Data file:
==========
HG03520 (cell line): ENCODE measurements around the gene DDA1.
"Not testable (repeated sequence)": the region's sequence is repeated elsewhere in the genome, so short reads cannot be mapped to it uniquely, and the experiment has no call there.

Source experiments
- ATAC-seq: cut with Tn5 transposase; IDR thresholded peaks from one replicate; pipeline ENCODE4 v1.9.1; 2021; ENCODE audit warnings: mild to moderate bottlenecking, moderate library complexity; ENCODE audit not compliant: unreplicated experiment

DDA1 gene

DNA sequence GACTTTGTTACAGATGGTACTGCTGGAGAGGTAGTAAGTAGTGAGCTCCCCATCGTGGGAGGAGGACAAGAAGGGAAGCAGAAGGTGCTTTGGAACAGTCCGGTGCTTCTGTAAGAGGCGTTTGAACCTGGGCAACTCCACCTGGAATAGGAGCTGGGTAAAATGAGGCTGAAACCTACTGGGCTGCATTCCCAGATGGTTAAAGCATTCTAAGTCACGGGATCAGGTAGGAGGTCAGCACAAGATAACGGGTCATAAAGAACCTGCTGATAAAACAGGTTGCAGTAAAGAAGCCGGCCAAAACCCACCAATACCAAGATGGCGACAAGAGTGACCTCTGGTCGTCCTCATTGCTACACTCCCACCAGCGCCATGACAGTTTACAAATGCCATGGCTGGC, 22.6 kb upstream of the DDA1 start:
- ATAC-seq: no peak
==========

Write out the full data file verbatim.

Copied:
HG03520 (cell line): ENCODE measurements around the gene DDA1.
"Not testable (repeated sequence)": the region's sequence is repeated elsewhere in the genome, so short reads cannot be mapped to it uniquely, and the experiment has no call there.

Source experiments
- ATAC-seq: cut with Tn5 transposase; IDR thresholded peaks from one replicate; pipeline ENCODE4 v1.9.1; 2021; ENCODE audit warnings: mild to moderate bottlenecking, moderate library complexity; ENCODE audit not compliant: unreplicated experiment

DDA1 gene

DNA sequence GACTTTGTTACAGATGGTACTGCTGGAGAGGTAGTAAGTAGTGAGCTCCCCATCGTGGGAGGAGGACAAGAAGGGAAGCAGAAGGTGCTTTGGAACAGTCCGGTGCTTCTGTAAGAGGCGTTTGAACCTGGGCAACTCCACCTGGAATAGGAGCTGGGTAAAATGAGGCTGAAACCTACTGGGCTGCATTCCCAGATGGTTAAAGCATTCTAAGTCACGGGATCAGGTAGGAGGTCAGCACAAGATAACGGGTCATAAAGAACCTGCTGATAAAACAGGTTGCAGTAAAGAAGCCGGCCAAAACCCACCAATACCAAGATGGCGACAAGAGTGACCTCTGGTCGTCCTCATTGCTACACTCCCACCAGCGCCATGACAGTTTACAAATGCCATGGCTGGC, 22.6 kb upstream of the DDA1 start:
- ATAC-seq: no peak